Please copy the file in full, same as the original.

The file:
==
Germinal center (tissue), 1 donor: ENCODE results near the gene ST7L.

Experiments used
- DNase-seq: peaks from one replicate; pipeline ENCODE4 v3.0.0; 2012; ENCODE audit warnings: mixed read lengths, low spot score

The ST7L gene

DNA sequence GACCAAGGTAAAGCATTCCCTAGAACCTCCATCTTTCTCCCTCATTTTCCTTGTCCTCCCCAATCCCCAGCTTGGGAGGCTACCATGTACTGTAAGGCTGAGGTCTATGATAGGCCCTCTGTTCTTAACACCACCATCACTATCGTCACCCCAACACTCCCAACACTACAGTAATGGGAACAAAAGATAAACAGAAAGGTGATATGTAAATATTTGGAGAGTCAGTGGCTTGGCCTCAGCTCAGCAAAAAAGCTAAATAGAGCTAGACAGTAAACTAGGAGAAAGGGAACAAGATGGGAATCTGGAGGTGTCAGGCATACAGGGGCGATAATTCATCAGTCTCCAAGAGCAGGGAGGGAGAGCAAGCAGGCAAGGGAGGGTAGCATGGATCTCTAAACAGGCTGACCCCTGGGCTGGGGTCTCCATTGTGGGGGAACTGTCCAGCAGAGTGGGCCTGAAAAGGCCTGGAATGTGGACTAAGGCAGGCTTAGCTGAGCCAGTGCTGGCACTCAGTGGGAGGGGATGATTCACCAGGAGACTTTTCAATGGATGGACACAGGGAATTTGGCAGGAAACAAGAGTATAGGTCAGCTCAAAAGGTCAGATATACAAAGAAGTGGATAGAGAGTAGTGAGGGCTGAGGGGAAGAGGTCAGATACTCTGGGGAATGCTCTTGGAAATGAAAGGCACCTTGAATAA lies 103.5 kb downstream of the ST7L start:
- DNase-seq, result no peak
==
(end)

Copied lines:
Germinal center (tissue), 1 donor: ENCODE results near the gene ST7L.

Experiments used
- DNase-seq: peaks from one replicate; pipeline ENCODE4 v3.0.0; 2012; ENCODE audit warnings: mixed read lengths, low spot score

The ST7L gene

DNA sequence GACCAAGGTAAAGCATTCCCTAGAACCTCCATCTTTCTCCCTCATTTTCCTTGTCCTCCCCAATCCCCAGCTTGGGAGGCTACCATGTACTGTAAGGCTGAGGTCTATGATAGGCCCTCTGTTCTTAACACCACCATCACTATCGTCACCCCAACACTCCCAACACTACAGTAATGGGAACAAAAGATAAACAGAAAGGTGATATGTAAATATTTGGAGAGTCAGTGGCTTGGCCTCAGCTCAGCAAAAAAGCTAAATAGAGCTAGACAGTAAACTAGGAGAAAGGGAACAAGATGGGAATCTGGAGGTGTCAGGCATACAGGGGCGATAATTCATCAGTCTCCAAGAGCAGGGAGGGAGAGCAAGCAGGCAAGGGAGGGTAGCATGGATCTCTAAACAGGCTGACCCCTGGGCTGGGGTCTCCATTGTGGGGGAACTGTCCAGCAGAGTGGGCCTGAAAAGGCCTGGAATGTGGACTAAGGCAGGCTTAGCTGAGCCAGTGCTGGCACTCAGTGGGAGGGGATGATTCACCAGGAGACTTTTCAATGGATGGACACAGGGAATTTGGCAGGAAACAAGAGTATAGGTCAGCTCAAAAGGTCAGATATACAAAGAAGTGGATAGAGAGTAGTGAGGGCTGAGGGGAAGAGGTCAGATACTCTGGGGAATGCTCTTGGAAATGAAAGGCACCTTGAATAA lies 103.5 kb downstream of the ST7L start:
- DNase-seq, result no peak